Poagao's Journal

Absolutely Not Your Monkey

Jul 08 2002

I met up with Dean, Shirzi and Gavin at My Other P…

I met up with Dean, Shirzi and Gavin at My Other Place, where I had a surprisingly decent Mexican Chicken Wrapper. I say surprisingly because I never really liked the food at My Other Place. Gavin thought it looked so good he ordered one himself and, being the proper Englishman he is, promptly began to stuff the wrapper with chips.

Although the party at the 70’s Airport Love Palace was ostensibly an Independence Day Party, there was nary a barbeque nor an explosive device to be found. Instead, entertainment took the form of watching the pet alligator stalk, attack, and consume several mice placed on pieces of styrofoam in the small pool. There had been plans afoot to spray paint the mice red, white and blue, respectively, but clearer minds had prevailed over the idea, since such a display might have been taken the wrong way, especially by the alligator.

I didn’t actually watch the consumption of the mice myself, except for taking a few pictures. By that point I had consumed several glasses of the punch, which consisted of several different brands of vodka with a hint of lemonade mix, interspersed with lots of red wine, so I sat languidly in a chair on the balcony and watched the planes take off and land. I could tell what was going on with the alligator and the mice just by listening to the crowd in any case.

After waking up on Saturday afternoon and swearing my customary vow to Never Drink Like That Again, I shook off my hangover and went to pick up my motorcycle, which was parked where I had left it the night before. Since Dean’s Yanshui helmet was much too large and probably made from cardboard, I rode down to an accessory shop recommended by Maoman to get a real helmet. Maoman paid NT$16,000 for his several months ago, but I didn’t want to pay that kind of money. I picked out a nice red Shoei for NT$7,600, spurning the complicated designs of the more expensive helmets. This, of course, means that I will have to carry my helmet around with me like a foreigner rather than leaving it on my bike like most Taiwanese do, which also means that I will have to stop making fun of foreigners who carry their helmets around with them. Damn, I enjoyed that.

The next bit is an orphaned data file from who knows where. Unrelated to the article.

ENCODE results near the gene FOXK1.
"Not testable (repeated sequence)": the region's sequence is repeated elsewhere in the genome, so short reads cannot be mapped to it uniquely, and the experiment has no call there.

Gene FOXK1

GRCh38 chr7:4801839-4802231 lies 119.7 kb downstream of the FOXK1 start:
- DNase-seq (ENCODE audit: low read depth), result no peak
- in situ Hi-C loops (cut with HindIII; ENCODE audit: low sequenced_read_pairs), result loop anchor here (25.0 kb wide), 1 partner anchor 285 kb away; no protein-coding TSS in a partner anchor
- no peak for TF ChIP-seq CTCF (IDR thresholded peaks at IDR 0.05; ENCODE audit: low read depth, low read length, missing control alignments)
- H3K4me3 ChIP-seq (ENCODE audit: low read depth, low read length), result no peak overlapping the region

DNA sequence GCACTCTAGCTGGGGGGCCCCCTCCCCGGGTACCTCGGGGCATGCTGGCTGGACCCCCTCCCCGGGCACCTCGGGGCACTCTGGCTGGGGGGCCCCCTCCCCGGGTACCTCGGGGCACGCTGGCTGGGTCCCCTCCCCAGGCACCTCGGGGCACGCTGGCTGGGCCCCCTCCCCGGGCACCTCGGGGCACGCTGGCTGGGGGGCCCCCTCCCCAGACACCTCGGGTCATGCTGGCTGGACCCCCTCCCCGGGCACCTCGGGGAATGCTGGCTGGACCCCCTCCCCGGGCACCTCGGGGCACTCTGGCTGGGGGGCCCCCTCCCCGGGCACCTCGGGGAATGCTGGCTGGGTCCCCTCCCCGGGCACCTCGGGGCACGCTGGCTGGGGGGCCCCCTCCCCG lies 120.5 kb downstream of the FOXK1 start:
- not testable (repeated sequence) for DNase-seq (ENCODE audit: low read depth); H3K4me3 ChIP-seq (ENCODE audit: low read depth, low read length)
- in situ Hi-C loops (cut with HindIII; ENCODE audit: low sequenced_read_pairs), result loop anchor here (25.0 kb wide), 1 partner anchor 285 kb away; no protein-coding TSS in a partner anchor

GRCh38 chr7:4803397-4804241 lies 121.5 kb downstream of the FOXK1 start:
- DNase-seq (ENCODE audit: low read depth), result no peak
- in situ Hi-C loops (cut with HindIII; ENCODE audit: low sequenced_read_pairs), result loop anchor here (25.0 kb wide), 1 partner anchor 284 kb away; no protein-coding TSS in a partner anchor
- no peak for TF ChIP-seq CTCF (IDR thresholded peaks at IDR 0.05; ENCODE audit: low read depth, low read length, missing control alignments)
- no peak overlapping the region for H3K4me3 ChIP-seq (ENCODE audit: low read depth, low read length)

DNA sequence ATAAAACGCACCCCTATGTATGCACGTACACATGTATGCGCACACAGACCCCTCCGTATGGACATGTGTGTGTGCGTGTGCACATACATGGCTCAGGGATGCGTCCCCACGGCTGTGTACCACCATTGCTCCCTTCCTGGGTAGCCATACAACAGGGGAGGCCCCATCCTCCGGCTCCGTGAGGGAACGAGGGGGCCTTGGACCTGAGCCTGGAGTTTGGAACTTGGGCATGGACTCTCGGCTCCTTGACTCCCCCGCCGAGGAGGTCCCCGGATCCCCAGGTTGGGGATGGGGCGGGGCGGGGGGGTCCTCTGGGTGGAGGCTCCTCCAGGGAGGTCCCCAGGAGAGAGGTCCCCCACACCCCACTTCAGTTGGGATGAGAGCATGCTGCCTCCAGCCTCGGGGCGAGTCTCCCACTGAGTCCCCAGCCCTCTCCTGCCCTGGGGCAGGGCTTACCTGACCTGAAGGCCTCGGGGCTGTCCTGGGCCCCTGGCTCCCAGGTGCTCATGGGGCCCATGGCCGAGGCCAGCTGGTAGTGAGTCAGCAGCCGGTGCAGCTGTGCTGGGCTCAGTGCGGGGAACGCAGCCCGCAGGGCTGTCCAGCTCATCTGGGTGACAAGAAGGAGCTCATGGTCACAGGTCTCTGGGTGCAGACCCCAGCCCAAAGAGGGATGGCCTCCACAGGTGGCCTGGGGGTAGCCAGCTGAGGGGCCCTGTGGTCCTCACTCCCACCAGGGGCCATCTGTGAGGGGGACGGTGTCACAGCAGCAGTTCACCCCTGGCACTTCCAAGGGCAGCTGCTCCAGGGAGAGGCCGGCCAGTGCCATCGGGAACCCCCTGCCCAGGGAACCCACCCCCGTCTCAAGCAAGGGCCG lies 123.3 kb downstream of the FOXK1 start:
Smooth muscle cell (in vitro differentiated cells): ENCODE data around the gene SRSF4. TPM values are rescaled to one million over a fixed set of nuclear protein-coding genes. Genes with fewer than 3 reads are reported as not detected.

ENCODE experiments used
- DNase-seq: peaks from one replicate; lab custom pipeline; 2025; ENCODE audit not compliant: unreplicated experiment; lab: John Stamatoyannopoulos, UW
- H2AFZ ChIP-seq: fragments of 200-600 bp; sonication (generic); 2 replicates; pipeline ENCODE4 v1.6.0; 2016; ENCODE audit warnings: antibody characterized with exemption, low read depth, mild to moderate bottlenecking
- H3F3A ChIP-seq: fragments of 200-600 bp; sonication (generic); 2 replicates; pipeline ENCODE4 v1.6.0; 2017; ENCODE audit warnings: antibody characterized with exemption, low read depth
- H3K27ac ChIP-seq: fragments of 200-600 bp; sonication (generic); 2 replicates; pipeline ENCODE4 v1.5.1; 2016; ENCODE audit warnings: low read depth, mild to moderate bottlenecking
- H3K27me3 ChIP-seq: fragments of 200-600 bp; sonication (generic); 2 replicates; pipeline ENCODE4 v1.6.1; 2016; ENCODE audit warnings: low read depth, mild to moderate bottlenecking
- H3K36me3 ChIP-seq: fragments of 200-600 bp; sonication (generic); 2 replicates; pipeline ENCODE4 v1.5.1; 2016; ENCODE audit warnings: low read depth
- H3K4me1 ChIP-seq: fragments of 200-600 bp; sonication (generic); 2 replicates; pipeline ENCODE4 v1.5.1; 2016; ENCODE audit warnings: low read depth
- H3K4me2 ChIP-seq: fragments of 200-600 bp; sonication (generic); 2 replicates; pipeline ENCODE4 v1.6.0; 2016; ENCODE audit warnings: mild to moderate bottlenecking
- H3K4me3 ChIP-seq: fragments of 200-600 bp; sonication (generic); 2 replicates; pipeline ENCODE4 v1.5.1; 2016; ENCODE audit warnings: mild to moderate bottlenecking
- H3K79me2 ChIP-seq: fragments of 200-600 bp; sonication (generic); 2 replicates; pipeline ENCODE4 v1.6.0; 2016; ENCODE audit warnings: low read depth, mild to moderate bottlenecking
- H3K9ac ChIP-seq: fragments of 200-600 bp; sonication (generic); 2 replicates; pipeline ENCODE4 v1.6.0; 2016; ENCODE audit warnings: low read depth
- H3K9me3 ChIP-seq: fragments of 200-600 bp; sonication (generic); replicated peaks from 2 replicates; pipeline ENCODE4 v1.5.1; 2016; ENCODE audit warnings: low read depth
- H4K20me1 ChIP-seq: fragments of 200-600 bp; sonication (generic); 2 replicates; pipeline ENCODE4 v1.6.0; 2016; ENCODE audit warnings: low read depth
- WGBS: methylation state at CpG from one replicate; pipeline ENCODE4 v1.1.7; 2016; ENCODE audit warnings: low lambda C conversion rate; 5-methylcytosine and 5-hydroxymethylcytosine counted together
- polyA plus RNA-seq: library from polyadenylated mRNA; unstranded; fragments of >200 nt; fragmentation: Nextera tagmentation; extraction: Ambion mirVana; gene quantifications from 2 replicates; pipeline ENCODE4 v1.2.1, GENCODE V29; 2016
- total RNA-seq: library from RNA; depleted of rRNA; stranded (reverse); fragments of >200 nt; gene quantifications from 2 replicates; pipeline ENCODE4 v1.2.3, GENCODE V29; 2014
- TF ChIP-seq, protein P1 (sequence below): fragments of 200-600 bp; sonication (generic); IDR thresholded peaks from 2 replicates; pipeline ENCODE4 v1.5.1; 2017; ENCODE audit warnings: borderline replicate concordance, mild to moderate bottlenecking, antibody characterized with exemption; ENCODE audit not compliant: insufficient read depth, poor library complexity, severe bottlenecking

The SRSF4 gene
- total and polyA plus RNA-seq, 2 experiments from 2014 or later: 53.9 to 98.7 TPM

That night was Berta’s Birthday Bash. I walked into Mr. Paco’s Pizzaria at about 8 to find a long table surrounded by Berta and her friends, mostly Americans but with some Taiwanese present as well. I didn’t know many people, or else I had forgotten a lot of people. I’m terrible with names, faces, that sort of thing. The conversations were mostly centered around marriage, families, jobs, etc. The food was excellent, if expensive. At one point I was in the men’s part of the unisex bathroom when Berta and her friend came in, ostensibly to adjust her dress, but they soon began to talk about me. Nothing bad, of course, just your normal chit-chat. I waited until Berta had gone into the female stall before I made my exit, but the friend was still there. I noticed that she was an interesting shade of red.